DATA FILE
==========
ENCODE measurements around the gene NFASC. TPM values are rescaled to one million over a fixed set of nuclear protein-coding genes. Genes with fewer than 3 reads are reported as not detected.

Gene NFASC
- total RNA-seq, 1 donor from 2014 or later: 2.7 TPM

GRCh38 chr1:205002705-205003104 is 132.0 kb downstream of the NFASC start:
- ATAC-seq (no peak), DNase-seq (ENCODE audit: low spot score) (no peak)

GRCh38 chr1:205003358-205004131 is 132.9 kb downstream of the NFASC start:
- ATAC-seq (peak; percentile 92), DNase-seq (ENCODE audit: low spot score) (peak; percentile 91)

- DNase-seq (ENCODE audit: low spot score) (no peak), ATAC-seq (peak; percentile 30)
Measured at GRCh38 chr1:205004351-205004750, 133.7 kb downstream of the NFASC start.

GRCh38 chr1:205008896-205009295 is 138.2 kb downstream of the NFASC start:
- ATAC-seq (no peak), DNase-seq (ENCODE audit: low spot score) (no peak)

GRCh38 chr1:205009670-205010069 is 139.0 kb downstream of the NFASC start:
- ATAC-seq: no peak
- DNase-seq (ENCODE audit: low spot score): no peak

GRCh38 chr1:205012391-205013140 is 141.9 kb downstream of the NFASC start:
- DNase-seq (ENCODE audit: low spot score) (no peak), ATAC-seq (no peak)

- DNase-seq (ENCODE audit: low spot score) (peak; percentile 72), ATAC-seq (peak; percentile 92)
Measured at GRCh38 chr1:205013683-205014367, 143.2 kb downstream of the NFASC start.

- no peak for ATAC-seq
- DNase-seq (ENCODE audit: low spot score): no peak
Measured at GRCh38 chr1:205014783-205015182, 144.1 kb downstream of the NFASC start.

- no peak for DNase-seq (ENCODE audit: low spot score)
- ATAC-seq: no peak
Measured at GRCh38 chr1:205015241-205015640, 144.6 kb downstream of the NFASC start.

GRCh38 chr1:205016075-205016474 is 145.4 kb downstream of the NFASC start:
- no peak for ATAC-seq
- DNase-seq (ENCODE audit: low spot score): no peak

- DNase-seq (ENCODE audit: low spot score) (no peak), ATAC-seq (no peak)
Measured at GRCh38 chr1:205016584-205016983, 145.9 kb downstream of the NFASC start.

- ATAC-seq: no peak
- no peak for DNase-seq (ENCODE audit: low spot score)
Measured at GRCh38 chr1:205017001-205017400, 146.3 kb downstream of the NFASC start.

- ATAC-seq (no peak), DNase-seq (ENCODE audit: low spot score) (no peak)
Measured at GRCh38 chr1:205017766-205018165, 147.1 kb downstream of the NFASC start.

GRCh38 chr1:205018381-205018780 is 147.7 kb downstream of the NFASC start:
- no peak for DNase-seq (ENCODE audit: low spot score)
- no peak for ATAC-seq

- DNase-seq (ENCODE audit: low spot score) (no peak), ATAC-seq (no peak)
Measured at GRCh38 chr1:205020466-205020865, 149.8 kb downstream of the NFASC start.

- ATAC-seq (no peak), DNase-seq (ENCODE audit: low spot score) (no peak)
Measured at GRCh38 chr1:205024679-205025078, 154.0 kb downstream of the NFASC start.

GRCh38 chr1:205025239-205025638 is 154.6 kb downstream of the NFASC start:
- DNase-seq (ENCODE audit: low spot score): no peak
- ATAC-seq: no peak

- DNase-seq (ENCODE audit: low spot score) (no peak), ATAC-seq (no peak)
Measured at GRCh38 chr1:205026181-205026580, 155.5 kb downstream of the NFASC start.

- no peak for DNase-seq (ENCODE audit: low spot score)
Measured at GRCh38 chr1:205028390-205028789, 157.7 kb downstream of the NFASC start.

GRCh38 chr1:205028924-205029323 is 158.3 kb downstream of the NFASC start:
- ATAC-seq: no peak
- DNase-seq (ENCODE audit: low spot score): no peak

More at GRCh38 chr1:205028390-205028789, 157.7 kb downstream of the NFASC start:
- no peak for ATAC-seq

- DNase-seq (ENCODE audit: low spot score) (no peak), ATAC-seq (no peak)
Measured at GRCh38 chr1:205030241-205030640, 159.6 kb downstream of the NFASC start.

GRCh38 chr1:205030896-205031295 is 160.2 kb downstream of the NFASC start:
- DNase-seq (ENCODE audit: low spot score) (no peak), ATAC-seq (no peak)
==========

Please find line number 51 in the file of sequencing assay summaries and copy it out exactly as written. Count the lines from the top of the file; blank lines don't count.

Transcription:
- DNase-seq (ENCODE audit: low spot score): no peak